I’m afraid I must respond to the Op-Ed piece by Ms. Della Rocca. A minimum research effort reveals the fact that the City of Burlington does not mandate a "liveable" wage for all businesses, big box or otherwise, through its Liveable Wage Ordinance.

I quote from the Ordinance’s findings and purposes: "The City of Burlington is committed to ensuring that its employees have an opportunity for a decent quality of life and are compensated such that they are not dependent on public assistance to meet their basic needs; the City of Burlington is committed, through its contracts with vendors and provision of financial assistance, to encourage the private sector to pay its employees a liveable wage and contribute to employee health care benefits; It is the intention of the city in passing this article to provide a minimum level of compensation for employees of the City of Burlington and employees of entities that enter into service contracts or receive financial assistance from the City of Burlington."

It is clear that this is not a mandate for all businesses in Burlington. It only deals with its employees and those whose contracts or assistance the city controls.

I did check with Town counsel back when the board was having this discussion to see if we could mandate a liveable wage for large retailers. He confirmed that the town could not legally do that.

STUART A. HURD

Town Manager

Bennington

Get rid of insurance companies

Vermont State Sen. Joe Benning should first get his facts straight. He writes "There are some things we all agree with. We have the finest medical delivery system in the world and we don’t want to lose it."

The fact is that our medical delivery system is a huge failure. The free market competition approach has been in effect for over 60 years and it does not work for health care. Insurance companies are much more interested in their profit than in our health. They waste our health care dollars on their bureaucracy (your premiums pay for huge executive salaries/bonuses, advertising, useless administrative hassles, stockholder dividends, and political contributions.) They, along with the drug/technology manufacturers, the hospitals, and the medical profession have failed to hold down costs (we pay twice as much for our health care as other industrialialized nations). They have tried to insure the healthy and to reject the unhealthy. In particular, they have attempted to avoid patients with preexisting conditions. They have left 50 million Americans uninsured because people cannot afford the cost of insurance. Even if they do insure you, they leave you to pay a substantial amount of money out of pocket for high deductibles and copays.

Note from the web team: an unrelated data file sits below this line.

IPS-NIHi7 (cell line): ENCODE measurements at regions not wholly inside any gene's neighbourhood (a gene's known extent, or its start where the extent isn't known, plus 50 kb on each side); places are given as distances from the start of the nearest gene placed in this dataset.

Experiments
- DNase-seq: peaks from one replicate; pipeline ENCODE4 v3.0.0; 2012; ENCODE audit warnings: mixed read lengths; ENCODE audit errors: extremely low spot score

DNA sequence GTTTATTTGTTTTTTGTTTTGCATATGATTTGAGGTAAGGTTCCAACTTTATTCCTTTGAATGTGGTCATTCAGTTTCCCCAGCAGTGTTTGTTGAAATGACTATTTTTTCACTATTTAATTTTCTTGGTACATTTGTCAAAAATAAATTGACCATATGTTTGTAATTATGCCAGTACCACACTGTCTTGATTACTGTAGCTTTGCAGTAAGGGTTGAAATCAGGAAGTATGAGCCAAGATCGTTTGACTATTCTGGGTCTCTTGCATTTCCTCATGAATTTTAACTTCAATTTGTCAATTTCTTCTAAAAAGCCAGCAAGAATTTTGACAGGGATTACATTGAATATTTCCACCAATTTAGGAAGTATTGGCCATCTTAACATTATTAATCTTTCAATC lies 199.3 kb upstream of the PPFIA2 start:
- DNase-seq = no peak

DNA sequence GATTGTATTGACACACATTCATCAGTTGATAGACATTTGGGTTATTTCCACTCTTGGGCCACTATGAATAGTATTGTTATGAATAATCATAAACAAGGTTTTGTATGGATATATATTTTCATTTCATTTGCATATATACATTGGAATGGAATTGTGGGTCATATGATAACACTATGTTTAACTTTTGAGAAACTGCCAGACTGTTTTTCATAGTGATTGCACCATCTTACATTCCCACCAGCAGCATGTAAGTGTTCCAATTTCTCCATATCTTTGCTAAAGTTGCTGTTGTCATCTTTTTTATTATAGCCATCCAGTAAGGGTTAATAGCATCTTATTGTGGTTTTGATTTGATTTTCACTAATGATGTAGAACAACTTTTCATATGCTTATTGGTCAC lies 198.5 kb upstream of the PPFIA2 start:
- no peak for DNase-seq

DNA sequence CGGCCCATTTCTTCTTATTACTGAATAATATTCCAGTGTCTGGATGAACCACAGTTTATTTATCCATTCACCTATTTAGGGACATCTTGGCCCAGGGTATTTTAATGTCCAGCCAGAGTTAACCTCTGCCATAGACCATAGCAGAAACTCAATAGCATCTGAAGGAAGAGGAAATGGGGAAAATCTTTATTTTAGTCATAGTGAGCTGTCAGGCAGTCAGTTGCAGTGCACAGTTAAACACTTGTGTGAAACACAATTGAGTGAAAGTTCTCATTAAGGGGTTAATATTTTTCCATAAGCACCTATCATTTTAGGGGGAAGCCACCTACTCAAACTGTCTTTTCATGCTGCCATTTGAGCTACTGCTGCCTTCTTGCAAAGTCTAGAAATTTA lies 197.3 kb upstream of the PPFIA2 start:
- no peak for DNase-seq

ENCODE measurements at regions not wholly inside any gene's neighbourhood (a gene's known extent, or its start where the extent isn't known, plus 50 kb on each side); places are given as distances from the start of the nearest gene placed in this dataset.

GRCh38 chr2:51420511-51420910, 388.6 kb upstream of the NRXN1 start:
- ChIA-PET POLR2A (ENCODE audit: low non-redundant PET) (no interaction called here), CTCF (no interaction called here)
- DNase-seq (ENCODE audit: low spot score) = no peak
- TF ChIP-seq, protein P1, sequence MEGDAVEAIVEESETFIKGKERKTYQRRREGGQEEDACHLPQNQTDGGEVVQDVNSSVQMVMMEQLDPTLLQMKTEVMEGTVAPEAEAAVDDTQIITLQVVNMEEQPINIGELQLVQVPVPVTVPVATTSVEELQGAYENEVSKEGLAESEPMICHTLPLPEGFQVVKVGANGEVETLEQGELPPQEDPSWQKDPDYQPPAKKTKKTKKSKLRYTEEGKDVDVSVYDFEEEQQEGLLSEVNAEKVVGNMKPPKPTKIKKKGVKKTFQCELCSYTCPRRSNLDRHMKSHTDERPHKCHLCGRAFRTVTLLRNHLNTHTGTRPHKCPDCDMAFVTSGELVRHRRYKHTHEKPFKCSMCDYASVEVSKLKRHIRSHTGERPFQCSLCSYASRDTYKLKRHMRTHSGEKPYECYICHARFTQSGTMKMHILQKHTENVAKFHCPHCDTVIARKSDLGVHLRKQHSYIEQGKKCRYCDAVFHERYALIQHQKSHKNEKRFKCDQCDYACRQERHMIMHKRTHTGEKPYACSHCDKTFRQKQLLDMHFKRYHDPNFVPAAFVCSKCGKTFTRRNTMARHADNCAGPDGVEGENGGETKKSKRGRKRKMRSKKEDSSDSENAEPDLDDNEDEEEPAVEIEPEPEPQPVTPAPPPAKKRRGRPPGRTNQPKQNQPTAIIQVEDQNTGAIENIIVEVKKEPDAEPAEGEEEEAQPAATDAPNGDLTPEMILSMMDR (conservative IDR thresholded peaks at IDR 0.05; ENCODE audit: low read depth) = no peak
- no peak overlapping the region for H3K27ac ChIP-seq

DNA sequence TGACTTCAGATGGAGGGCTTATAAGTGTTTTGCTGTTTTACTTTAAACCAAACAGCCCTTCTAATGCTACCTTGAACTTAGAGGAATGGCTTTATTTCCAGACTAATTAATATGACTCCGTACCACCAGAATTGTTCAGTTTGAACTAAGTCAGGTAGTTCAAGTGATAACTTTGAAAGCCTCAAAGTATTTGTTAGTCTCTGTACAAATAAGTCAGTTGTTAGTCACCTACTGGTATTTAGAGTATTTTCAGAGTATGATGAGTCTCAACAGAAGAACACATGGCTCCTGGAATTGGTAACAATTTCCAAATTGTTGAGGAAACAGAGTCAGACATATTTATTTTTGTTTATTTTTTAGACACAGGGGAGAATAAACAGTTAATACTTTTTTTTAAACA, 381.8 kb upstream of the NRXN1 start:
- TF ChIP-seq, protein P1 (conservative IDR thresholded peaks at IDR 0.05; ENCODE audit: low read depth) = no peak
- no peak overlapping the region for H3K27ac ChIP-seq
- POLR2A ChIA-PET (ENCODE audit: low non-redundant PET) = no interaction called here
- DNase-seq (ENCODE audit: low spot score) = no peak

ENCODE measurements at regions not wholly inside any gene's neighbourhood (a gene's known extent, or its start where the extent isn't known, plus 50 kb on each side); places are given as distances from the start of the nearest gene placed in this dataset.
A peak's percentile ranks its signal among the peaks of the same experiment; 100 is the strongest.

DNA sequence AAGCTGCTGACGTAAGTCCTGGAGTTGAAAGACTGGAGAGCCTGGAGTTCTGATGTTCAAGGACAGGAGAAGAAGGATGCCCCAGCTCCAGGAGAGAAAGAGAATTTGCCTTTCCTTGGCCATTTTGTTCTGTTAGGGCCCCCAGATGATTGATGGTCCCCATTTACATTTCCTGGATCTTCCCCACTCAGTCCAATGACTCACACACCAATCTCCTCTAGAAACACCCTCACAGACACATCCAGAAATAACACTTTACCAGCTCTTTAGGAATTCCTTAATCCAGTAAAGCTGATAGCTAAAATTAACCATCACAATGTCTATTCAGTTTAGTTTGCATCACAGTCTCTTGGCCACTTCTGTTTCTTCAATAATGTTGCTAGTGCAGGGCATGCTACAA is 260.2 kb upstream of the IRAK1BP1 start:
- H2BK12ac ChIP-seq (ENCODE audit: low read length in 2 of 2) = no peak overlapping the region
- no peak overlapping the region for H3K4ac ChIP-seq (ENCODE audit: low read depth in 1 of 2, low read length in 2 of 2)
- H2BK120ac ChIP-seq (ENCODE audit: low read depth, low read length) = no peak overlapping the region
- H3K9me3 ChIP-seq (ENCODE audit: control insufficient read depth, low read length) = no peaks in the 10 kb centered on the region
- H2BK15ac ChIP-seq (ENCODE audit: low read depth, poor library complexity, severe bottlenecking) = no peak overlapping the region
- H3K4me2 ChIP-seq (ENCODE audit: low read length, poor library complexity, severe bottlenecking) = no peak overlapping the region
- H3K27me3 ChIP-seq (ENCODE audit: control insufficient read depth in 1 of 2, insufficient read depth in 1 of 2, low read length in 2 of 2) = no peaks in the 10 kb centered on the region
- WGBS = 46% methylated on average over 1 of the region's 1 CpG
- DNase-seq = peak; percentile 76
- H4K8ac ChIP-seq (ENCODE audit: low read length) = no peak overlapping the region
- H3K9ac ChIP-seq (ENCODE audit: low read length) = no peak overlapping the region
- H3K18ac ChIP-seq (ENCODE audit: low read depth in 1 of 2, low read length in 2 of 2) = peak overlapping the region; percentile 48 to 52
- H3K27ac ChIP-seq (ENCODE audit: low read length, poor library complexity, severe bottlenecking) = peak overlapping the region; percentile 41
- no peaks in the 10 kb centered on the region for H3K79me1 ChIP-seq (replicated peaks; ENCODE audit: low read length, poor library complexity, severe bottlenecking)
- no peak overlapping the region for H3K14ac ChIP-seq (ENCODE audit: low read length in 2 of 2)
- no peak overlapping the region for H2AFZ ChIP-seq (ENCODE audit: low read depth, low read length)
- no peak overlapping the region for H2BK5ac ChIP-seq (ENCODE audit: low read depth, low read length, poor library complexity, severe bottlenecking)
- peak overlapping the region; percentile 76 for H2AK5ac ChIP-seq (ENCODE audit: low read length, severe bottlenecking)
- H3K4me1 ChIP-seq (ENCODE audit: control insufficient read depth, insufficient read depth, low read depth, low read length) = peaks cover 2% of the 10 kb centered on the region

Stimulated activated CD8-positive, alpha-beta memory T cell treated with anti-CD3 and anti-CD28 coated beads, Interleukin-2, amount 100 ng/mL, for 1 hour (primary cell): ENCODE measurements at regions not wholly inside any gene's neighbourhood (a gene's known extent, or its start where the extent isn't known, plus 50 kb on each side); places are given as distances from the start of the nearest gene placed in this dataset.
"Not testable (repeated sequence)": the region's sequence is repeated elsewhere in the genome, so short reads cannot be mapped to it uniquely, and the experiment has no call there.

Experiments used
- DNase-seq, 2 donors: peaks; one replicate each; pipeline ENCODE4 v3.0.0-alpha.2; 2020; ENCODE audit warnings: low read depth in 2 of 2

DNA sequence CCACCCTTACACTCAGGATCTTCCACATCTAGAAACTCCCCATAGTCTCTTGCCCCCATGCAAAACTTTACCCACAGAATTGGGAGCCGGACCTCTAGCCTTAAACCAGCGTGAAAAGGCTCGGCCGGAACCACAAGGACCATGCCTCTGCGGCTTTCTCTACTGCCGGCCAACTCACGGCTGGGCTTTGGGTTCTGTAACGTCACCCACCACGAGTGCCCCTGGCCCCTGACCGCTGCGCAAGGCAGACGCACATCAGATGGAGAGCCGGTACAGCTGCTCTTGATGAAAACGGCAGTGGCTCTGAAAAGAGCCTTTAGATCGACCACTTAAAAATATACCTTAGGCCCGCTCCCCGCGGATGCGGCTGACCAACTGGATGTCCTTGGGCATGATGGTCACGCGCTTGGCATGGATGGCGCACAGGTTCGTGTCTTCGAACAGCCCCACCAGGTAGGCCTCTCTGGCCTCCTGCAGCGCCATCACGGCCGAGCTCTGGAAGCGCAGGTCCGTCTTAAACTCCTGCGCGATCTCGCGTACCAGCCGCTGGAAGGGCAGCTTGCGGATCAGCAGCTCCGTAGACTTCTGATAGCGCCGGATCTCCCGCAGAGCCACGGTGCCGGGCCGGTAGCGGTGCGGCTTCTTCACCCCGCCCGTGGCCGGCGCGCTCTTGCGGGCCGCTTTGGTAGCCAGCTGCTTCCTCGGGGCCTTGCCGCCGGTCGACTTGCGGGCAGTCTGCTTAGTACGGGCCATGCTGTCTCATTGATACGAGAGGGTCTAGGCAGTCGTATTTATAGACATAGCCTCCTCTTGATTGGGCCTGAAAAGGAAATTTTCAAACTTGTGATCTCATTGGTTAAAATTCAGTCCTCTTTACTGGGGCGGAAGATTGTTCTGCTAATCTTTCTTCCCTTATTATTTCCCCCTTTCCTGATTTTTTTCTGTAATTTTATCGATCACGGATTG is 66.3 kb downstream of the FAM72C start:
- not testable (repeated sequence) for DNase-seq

In regards to the health outcomes of our system, consider the following. An estimated 40,000 Americans died last year because they had no access to health care. When compared with other high-income nations (such as western European countries, Japan, Canada and Australia) the United States ranks near the bottom. Americans live shorter lives, have higher infant mortality, have higher death rates from violence, have higher teen pregnancy rates, have higher rates of sexually transmitted diseases, etc.

We in Vermont might be a bit better off than most of the nation, but our own health care costs will soon overwhelm us if we don’t act. It is time to adopt a single payer system in Vermont. Cut out the insurance companies. Simplify. Of course, it would be best if the whole nation adopted such a system, but Vermont could lead the way.

G. RICHARD DUNDAS, MD

Bennington